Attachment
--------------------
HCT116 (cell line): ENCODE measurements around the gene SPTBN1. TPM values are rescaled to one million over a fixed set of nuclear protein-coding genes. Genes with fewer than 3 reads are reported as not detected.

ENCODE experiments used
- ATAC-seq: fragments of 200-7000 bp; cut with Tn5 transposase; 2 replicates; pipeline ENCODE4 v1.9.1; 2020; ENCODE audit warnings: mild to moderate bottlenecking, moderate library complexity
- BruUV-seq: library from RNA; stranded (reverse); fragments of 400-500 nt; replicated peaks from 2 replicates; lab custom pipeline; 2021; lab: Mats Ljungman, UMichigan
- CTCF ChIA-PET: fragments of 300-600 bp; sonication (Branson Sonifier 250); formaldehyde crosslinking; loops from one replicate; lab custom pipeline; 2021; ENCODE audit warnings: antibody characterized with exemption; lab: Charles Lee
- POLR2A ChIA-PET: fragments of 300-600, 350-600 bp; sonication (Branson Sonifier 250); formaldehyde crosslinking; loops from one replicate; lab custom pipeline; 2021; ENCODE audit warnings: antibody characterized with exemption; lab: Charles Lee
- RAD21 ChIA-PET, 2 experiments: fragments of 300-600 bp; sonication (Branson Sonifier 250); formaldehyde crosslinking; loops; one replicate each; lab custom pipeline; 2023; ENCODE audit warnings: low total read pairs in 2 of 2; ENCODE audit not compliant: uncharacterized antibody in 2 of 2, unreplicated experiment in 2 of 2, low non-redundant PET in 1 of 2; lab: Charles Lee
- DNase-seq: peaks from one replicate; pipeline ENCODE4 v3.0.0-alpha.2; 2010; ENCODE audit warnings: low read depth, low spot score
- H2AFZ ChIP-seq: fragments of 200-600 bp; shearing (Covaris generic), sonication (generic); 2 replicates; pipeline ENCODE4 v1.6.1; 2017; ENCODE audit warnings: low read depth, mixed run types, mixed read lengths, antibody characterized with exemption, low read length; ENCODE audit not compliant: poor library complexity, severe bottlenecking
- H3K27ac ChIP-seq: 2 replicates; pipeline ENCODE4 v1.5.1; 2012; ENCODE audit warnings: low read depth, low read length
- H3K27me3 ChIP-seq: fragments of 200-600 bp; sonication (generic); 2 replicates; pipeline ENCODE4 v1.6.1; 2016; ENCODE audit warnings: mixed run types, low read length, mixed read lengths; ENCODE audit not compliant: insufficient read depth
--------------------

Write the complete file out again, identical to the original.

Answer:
HCT116 (cell line): ENCODE measurements around the gene SPTBN1. TPM values are rescaled to one million over a fixed set of nuclear protein-coding genes. Genes with fewer than 3 reads are reported as not detected.

ENCODE experiments used
- ATAC-seq: fragments of 200-7000 bp; cut with Tn5 transposase; 2 replicates; pipeline ENCODE4 v1.9.1; 2020; ENCODE audit warnings: mild to moderate bottlenecking, moderate library complexity
- BruUV-seq: library from RNA; stranded (reverse); fragments of 400-500 nt; replicated peaks from 2 replicates; lab custom pipeline; 2021; lab: Mats Ljungman, UMichigan
- CTCF ChIA-PET: fragments of 300-600 bp; sonication (Branson Sonifier 250); formaldehyde crosslinking; loops from one replicate; lab custom pipeline; 2021; ENCODE audit warnings: antibody characterized with exemption; lab: Charles Lee
- POLR2A ChIA-PET: fragments of 300-600, 350-600 bp; sonication (Branson Sonifier 250); formaldehyde crosslinking; loops from one replicate; lab custom pipeline; 2021; ENCODE audit warnings: antibody characterized with exemption; lab: Charles Lee
- RAD21 ChIA-PET, 2 experiments: fragments of 300-600 bp; sonication (Branson Sonifier 250); formaldehyde crosslinking; loops; one replicate each; lab custom pipeline; 2023; ENCODE audit warnings: low total read pairs in 2 of 2; ENCODE audit not compliant: uncharacterized antibody in 2 of 2, unreplicated experiment in 2 of 2, low non-redundant PET in 1 of 2; lab: Charles Lee
- DNase-seq: peaks from one replicate; pipeline ENCODE4 v3.0.0-alpha.2; 2010; ENCODE audit warnings: low read depth, low spot score
- H2AFZ ChIP-seq: fragments of 200-600 bp; shearing (Covaris generic), sonication (generic); 2 replicates; pipeline ENCODE4 v1.6.1; 2017; ENCODE audit warnings: low read depth, mixed run types, mixed read lengths, antibody characterized with exemption, low read length; ENCODE audit not compliant: poor library complexity, severe bottlenecking
- H3K27ac ChIP-seq: 2 replicates; pipeline ENCODE4 v1.5.1; 2012; ENCODE audit warnings: low read depth, low read length
- H3K27me3 ChIP-seq: fragments of 200-600 bp; sonication (generic); 2 replicates; pipeline ENCODE4 v1.6.1; 2016; ENCODE audit warnings: mixed run types, low read length, mixed read lengths; ENCODE audit not compliant: insufficient read depth